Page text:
Sunday, January 13, 2008

BALTIMORE (AP) — State Sen. Gwendolyn T. Britt, a Democrat from Prince George’s County who served in the Senate since 2003, has died. She was 66.

Mrs. Britt’s husband, Travis Britt, said she died early yesterday morning, apparently from heart failure or stroke, while being admitted to Doctor’s Community Hospital in Lanham, according to news reports.

“Today, Maryland lost one of its brightest civil rights leaders,” Lt. Gov. Anthony Brown said in a statement issued yesterday afternoon. “Senator Gwen Britt was a principled, active and fair-minded voice for equality.”

Senate President Thomas V. Mike Miller Jr. called her death a “tremendous loss not only to her family, but to our family in the state Senate, her constituents in Prince George’s County, and to the state of Maryland.”

“Her dedication to public service, leadership on issues such as education, health care, and civil rights was unmatched, and her reputation as a consensus-builder will be greatly missed,” he said.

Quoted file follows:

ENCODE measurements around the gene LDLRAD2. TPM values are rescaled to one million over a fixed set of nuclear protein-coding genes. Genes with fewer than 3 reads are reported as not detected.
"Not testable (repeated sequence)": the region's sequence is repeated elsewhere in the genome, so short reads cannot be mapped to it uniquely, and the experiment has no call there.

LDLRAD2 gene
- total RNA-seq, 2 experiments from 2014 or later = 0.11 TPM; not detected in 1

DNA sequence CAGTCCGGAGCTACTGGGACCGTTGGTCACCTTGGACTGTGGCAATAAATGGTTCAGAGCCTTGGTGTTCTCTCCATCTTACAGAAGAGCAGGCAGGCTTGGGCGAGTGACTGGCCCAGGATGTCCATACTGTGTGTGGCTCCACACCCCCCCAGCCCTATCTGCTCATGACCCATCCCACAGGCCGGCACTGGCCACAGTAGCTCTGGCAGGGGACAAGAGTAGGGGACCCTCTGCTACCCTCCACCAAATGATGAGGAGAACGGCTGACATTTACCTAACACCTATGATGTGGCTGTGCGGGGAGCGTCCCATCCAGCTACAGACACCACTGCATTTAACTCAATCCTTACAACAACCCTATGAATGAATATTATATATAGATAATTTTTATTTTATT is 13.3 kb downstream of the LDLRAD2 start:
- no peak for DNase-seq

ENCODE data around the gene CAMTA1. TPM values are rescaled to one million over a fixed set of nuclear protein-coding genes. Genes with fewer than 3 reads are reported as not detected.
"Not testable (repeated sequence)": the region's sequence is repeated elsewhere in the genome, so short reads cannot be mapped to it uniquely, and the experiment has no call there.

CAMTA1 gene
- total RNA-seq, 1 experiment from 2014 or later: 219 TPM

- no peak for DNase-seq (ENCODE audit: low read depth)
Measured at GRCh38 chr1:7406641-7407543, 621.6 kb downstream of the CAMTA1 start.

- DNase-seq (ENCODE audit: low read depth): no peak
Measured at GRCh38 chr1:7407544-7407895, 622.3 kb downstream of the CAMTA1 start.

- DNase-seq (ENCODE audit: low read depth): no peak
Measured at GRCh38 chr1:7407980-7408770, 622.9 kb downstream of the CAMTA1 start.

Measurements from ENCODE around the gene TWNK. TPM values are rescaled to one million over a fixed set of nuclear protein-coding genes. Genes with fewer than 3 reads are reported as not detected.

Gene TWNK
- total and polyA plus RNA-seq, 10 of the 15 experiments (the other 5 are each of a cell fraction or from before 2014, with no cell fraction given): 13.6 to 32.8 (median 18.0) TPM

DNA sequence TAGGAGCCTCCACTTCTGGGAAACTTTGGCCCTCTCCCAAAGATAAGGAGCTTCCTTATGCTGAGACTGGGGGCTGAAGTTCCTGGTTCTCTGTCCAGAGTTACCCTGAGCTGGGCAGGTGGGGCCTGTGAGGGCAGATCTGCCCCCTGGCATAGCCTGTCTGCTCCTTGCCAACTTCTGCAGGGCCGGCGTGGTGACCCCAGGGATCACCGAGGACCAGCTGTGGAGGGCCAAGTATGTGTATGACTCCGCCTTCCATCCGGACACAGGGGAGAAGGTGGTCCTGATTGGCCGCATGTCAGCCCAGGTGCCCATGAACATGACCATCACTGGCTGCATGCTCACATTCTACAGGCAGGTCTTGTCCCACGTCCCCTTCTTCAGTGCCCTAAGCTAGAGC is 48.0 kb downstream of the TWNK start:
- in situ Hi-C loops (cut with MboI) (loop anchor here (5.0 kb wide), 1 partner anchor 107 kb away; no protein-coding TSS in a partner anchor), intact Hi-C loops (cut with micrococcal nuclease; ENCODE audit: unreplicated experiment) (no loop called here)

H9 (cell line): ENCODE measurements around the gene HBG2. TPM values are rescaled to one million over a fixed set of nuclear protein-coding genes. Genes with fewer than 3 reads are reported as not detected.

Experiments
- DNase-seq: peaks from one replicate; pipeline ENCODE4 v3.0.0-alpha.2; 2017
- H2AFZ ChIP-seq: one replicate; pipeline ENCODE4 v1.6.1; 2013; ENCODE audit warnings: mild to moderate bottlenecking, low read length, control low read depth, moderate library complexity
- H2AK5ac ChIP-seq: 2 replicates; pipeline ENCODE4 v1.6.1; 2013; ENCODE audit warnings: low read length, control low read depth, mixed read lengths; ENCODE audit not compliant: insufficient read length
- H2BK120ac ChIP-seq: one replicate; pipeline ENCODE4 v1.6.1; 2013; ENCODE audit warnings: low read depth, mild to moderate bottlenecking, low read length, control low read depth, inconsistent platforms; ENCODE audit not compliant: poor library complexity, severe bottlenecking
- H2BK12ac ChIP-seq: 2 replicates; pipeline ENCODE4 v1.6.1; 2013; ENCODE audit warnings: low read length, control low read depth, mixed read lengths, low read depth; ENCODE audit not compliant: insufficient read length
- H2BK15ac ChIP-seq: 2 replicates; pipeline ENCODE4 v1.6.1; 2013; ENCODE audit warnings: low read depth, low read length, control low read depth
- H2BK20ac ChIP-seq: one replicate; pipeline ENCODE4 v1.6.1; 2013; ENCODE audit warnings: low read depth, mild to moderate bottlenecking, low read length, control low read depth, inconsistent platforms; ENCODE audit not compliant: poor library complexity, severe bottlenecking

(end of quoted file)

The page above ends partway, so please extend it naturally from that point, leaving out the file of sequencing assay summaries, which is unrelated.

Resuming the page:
Funeral arrangements are pending, said Lisa Fulton, a spokeswoman for Mr. Miller, Southern Maryland Democrat.

“She was one of the most honest people you’d ever meet,” Prince George’s County Executive Jack B. Johnson, a fellow Democrat, said in a statement. “She was devoted to the county and to civil rights and she made a big difference in Prince George’s County.”

Mrs. Britt was first elected in 2002 after retiring as a human resources manager for Giant Food. Last year, she was elected chairwoman of the Prince George’s County legislative delegation. She also served as assistant deputy majority leader.

She was a lead Senate sponsor on a bill that granted voting rights to ex-felons and was expected this year to sponsor a bill that would legalize same-sex “marriage.”

Delegate Jolene Ivey, Prince George’s Democrat, said Mrs. Britt’s commitment to homosexual “marriage” showed she wasn’t afraid to take on tough issues.

“She looked at that issue and said the right thing to do is the same thing we asked for in the ‘50s and ‘60s” to gain equal rights for blacks, Mrs. Ivey told WTOP-103.5 FM radio.

A veteran of the 1960s civil rights movement, Mrs. Britt spent 40 days in jail for sitting in a whites-only train station waiting room in Mississippi. She was also arrested for trespassing after she and four other blacks sat on the merry-go-round at Glen Echo Park, which was segregated at the time.

Mrs. Britt is the second member of the General Assembly to die suddenly in the past two months. Delegate Jane Lawton, 63, Montgomery Democrat, died in November of an apparent heart attack.

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